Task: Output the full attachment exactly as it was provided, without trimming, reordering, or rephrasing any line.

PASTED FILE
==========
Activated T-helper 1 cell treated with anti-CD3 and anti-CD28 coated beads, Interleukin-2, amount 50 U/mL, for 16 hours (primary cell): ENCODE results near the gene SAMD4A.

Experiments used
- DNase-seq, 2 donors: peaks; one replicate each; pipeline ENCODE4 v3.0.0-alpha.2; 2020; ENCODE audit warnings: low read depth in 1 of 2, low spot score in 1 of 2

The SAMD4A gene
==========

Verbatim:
Activated T-helper 1 cell treated with anti-CD3 and anti-CD28 coated beads, Interleukin-2, amount 50 U/mL, for 16 hours (primary cell): ENCODE results near the gene SAMD4A.

Experiments used
- DNase-seq, 2 donors: peaks; one replicate each; pipeline ENCODE4 v3.0.0-alpha.2; 2020; ENCODE audit warnings: low read depth in 1 of 2, low spot score in 1 of 2

The SAMD4A gene